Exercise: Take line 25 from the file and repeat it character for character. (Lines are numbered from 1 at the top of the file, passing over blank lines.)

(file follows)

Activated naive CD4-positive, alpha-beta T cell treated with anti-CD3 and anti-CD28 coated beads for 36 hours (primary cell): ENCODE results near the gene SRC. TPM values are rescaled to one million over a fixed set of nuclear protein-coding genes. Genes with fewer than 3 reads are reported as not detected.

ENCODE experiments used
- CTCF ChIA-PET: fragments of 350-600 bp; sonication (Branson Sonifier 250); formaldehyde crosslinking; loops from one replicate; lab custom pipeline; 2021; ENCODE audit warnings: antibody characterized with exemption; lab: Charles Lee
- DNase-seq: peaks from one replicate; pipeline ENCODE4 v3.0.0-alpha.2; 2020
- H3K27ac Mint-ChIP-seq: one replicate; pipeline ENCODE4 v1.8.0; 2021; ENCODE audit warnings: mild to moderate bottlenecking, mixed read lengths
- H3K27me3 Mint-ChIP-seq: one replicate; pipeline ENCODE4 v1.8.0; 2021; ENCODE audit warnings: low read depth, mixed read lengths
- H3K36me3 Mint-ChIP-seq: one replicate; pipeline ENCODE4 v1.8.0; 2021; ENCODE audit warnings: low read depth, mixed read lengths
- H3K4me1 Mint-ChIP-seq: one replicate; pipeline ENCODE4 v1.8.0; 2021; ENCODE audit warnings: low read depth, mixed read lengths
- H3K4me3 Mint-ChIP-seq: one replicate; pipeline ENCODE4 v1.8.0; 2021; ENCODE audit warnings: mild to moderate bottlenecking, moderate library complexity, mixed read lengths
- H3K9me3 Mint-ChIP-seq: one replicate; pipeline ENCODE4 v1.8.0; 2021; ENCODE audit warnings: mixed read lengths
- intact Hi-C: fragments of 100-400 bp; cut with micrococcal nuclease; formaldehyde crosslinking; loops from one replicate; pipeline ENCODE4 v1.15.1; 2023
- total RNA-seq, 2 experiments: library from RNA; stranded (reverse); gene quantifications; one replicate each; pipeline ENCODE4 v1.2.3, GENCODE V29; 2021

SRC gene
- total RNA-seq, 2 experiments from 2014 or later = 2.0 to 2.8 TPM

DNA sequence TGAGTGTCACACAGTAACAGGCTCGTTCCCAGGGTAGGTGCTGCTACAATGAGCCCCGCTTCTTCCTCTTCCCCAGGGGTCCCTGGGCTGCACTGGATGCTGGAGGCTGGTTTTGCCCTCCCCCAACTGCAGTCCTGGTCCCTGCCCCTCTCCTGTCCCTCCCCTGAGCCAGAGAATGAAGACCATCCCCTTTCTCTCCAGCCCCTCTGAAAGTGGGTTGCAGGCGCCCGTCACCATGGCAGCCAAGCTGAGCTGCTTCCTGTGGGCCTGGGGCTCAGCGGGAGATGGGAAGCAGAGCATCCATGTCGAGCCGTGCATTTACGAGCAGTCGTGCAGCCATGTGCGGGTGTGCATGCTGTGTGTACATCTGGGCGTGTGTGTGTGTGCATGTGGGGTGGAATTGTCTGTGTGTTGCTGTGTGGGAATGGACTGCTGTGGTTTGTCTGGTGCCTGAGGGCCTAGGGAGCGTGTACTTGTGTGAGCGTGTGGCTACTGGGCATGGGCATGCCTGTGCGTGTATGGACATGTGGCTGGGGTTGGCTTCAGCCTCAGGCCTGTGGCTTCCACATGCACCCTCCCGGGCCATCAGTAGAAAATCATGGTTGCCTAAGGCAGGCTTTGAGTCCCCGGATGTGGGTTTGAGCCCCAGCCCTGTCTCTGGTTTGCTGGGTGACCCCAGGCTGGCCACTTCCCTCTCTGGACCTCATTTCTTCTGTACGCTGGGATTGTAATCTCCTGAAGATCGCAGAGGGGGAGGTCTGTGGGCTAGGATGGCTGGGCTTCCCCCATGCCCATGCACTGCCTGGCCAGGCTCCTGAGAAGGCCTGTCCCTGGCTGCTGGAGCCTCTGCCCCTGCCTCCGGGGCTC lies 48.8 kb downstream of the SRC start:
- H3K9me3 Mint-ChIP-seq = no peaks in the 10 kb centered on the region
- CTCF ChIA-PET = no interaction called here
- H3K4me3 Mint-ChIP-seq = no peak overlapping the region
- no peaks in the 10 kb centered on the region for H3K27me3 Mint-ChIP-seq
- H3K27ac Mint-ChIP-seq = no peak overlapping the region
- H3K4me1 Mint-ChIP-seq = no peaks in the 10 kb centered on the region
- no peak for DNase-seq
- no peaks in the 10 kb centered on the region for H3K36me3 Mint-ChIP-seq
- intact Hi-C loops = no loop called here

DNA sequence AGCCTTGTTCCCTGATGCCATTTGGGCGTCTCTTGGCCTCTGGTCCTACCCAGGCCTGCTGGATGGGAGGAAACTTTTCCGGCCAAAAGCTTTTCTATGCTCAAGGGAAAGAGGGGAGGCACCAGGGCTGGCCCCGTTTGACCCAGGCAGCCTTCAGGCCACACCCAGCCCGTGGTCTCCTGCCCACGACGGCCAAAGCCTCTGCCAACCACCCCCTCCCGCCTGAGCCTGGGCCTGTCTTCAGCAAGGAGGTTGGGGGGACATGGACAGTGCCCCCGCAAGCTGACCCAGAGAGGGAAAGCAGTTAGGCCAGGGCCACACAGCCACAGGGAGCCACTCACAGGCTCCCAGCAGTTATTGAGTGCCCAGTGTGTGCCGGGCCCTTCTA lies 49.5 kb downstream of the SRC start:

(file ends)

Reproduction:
DNA sequence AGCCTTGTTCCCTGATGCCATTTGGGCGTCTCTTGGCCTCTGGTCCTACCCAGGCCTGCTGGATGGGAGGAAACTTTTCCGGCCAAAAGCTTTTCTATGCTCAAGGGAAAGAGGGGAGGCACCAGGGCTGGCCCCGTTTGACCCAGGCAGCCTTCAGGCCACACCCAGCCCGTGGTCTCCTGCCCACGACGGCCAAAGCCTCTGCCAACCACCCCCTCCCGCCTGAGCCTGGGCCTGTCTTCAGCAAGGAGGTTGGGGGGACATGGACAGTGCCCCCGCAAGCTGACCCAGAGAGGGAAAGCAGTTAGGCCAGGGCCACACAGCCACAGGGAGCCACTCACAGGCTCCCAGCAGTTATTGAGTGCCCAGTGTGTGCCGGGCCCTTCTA lies 49.5 kb downstream of the SRC start: